Do you have a linguist's ear?

After recently trying this fun language game (link below), which has you guess which language is being spoken from an increasing number of multiple choice options (share your score below!), it reminded me of the varying abilities in people to discern sounds and 'utterances' being spoken. I sometimes actually struggle in my own language if I can't find a pattern in someone's speech for clear understanding (broad Scots etc.) or in rooms that reflect sound waves excessively (swimming pools, halls etc.) but when conditions are right, it does seem relatively straightforward to match audio-patterns in speech in a range of languages and language groups. I find it even easier when there is melody or intonation involved, for whatever reason, leading me to think that there may be memory types, each with their own strengths.

My wife remembers colours, tones and visual patterns extremely well, able to differentiate between slight variations; my brother has a great memory for locations and how they relate to others; my dad can easily plan out three-dimensional spaces of house renovations in his mind's eye; my sister has a hyper-sensitive sense of smell, giving her an excellent long-term and well practiced memory of events in some strange related way; the list goes on. Each of these specialities spark off related memories and ideas in turn that are specific to their own memory strengths.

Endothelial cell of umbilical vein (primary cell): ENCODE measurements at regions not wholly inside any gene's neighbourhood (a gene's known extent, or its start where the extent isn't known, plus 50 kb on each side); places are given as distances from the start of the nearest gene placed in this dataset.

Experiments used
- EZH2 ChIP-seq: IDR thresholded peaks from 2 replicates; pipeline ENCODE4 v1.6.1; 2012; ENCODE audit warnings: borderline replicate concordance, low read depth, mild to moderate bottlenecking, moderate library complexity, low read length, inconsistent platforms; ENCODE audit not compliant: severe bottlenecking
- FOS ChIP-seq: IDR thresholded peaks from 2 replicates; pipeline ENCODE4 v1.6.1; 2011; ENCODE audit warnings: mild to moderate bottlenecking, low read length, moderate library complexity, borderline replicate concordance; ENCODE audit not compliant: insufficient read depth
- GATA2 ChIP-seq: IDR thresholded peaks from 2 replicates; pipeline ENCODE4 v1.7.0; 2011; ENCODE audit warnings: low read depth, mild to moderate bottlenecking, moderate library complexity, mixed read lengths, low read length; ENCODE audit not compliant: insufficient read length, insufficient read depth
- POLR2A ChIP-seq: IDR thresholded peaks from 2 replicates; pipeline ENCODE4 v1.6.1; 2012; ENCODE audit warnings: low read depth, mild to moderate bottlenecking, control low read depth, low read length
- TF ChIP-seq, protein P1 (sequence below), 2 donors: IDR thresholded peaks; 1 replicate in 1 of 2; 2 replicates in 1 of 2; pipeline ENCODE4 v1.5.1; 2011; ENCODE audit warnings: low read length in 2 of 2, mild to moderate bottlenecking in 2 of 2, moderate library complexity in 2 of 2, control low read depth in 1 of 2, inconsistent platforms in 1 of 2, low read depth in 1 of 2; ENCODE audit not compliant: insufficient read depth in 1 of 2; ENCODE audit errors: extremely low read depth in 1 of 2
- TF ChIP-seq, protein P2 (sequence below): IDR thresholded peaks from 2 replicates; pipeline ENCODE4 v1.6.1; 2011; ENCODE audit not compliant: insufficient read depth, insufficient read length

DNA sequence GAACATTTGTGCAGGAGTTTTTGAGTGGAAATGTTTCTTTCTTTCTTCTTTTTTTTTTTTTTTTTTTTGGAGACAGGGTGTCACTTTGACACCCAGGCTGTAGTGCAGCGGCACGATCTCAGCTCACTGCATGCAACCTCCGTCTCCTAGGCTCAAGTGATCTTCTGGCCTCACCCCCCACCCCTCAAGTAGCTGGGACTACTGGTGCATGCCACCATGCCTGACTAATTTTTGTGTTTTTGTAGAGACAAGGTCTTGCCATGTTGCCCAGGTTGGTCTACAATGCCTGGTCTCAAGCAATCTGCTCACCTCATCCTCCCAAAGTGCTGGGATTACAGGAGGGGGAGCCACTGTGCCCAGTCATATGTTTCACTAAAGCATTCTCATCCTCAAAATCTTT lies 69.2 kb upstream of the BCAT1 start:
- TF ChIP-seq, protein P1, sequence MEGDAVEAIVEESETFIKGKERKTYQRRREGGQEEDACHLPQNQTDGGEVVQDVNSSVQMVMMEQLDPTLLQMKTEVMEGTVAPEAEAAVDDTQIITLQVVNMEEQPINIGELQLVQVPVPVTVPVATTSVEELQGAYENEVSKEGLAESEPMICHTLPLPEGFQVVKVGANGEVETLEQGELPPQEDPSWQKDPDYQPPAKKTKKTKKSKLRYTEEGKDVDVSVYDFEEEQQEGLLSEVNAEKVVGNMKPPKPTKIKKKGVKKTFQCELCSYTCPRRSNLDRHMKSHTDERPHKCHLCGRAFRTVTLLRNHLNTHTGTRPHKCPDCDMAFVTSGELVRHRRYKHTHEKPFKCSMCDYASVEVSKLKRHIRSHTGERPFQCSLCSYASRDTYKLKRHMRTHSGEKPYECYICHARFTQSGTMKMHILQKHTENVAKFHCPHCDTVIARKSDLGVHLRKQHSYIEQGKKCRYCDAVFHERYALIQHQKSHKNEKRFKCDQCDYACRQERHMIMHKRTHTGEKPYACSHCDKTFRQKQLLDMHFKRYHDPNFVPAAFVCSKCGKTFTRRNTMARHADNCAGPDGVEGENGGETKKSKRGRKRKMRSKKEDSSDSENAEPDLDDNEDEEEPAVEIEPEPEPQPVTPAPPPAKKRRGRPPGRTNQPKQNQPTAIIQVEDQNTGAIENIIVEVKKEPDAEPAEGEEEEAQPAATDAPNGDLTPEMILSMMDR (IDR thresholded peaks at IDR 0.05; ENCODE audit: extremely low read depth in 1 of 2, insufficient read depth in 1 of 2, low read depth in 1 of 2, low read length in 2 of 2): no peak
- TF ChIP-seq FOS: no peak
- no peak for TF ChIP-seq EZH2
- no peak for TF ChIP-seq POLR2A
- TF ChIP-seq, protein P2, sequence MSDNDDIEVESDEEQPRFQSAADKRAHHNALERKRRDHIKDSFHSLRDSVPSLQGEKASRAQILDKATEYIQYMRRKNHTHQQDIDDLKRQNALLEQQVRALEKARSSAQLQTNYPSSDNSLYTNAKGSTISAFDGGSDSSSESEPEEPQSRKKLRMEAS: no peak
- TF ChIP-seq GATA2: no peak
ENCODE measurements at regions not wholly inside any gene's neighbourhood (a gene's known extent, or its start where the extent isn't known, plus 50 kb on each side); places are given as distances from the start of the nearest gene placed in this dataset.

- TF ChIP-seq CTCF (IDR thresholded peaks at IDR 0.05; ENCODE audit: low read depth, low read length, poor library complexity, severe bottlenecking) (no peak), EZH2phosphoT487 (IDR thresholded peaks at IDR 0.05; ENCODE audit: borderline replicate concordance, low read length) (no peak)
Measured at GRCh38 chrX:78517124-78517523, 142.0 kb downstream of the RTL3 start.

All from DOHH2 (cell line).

Why we find some patterns more interesting and thus easier to remember than others is beyond me. It could be guessed that those particular memory strengths and focuses are what have helped to keep each person's descendants alive and well up to this day, in evolutionary terms. Practically this could have been matching the orange and black stripe pattern to danger, smelling various food sources, navigating quickly through a cave system or forest, remembering where the best water sources were or communicating with other groups quickly and efficiently for personal or group gain. Nowadays these skills seem to have morphed into our interests and professions, with people falling into the closest approximation of what their brain does best either for work or pleasure. So whether we be artists, explorers, linguists or customer facing workers we seem to find practical uses for our specific memory and pattern-matching strengths, which in turn makes work bearable, even enjoyable, for the most part. What pattern matching can you do best?

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